The Echinoid Directory

Limpasiaster Aziz & Badve, 2001, p. 49

Diagnostic Features
  • Test of small to medium size (holotype test length 25 mm), subcircular inflated, oral surface flat to slightly concave.
  • Apical system subcentral tetrabasal; number of gonopores not stated.
  • Petals of unequal length, anterior the longest and paired posterior petals the shortest; petals closing distally. Ambulacral plates beyond petals with single pores.
  • Periproct supramarginal, longitudinal, invaginated, short anal sulcus extending posteriorly with transverse subanal shelf.
  • Peristome anterior, transverse, subpentagonal.
  • Bourrelets well developed; basicoronal plates longer than wide.
  • Phyllodes single pored, broad, with two series in each half-ambulacrum in the type species.
  • Buccal pores present, small.
  • Naked sternal zone in interambulacrum 5.
  • Upper Cretaceous (Lower Maastrichtian) of southern India.
Name gender masculine
Limpasiaster ariyalurensis Aziz & Badve, 2001, p. 49; by original designation.
Species Included
  • Aziz & Badve (2001) included three species in this genus when erecting the genus, all from the same locality and horizon. The value of these is questionable.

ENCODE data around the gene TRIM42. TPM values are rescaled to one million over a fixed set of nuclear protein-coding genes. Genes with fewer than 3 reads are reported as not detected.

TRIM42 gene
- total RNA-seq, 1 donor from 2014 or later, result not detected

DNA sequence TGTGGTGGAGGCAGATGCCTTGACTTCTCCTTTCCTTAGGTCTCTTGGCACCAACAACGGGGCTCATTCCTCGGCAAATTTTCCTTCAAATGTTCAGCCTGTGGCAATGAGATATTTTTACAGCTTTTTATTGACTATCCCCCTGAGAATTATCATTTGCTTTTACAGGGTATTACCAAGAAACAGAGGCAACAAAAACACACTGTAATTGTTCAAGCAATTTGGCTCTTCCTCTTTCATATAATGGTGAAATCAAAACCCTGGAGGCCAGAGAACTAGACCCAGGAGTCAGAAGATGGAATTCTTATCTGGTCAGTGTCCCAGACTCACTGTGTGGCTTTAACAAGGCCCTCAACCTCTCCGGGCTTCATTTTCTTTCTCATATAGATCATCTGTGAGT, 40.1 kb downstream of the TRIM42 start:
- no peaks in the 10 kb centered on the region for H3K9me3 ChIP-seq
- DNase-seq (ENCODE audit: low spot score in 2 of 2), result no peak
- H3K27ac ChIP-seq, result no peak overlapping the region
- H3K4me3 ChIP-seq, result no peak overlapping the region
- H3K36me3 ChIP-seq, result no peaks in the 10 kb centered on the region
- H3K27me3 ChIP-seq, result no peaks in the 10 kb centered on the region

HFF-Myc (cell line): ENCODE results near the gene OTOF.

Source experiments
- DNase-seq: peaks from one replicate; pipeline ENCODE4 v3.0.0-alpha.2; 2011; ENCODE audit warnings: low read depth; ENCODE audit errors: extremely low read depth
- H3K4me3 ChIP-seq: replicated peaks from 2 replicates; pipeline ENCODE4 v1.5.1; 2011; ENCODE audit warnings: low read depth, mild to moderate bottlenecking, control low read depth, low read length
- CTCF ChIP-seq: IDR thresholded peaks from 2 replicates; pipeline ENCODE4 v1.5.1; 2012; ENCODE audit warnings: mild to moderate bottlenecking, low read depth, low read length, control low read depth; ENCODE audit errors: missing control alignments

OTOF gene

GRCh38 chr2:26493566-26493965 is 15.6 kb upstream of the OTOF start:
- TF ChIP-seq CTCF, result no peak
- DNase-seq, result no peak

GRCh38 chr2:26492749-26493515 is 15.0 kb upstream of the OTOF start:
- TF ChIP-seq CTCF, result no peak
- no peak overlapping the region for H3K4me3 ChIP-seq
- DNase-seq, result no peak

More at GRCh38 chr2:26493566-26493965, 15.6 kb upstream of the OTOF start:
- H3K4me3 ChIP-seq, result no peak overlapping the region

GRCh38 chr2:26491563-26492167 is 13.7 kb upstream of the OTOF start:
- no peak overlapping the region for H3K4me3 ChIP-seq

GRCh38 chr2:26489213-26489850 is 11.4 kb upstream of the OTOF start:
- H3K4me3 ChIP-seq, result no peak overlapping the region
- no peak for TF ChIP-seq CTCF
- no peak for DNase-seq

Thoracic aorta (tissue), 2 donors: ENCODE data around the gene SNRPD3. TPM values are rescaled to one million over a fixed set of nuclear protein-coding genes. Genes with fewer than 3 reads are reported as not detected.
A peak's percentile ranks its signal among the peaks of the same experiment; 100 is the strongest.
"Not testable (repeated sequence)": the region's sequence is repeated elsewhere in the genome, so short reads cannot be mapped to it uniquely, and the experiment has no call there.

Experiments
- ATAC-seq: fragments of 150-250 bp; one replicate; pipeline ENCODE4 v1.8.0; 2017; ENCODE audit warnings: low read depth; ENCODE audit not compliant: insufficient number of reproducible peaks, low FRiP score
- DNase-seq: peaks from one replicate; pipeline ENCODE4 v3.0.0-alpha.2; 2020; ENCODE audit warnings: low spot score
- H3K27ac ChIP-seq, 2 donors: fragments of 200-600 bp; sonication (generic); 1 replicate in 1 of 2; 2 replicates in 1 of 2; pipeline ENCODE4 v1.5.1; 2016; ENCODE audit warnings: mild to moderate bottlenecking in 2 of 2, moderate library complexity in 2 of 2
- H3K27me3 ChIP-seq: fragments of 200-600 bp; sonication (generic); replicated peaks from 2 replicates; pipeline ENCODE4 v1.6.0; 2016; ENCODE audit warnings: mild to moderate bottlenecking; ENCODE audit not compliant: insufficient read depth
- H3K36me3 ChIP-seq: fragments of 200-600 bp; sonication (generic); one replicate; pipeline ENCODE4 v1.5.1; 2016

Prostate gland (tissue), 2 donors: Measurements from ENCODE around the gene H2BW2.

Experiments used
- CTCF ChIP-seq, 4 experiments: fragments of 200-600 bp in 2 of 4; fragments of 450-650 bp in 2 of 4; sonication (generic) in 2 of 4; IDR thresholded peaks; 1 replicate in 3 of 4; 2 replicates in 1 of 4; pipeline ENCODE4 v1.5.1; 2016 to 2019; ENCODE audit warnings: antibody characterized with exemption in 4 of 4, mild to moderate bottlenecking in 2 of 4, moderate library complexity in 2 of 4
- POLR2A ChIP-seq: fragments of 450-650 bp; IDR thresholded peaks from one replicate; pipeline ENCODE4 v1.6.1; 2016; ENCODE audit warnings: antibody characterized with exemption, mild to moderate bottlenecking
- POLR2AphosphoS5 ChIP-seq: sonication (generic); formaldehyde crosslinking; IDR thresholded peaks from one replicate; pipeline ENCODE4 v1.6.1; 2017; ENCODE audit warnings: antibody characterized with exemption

• L. ariyalurensis Aziz & Badve, 2001; Lower Maastrichtian, southern India.
  • L. pentagonalis Aziz & Badve, 2001; Lower Maastrichtian, southern India.
  • L. quadralis Aziz & Badve, 2001; Lower Maastrichtian, southern India.
Classification and/or Status

IIrregularia; Cassiduloida; Faujasiidae; Stigmatopyginae.

Poorly known, but probable subjective junior synonym of either Gongrochanus Kier, 1962 orStigmatopygus Lambert,1918.


Aziz & Badve (2001, p. 50) state that Limpasiaster resembles Cassidulus in having a similar outline and naked area in interambulacrum 5, but differs in having a tetrabasal apical system, closed short petals and strongly developed bourrelets. Aziz & Badve (2001, p. 50) also compare Limpasiaster with Rhychopygus but state that Rhychopygus differs in having a flat oral surface and phyllodes with pore-pairs non-aligned. Note however, that their phyllode drawings for Limpasiaster (given above) look highly schematic, appear to misinterpret sphaeridial pits for pores and probably do not give a good representation of the true phyllode structure.

Unfortunately Aziz & Badve (2001) failed to compare their Limpasiaster with Procassidulus or Gongrochanus, both of which have a similar flat oral surface, supramarginal periproct and bowed petals with the anterior petal distinctly longer than the rest. Procassidulus differs from Gongrochanus in having a more circular periproct lacking a subanal transverse shelf, and in having four rather than three gonopores. Should Limpasiaster turn out to have three gonopores it is best considered a subjective junior synonym of Gongrochanus.

S. A. Aziz & R. M. Badve. 2001. New echinoid fauna from the South Indian Cretaceous deposits. Gond. Geol. Magz., V. 16 (2), pp. 43-59.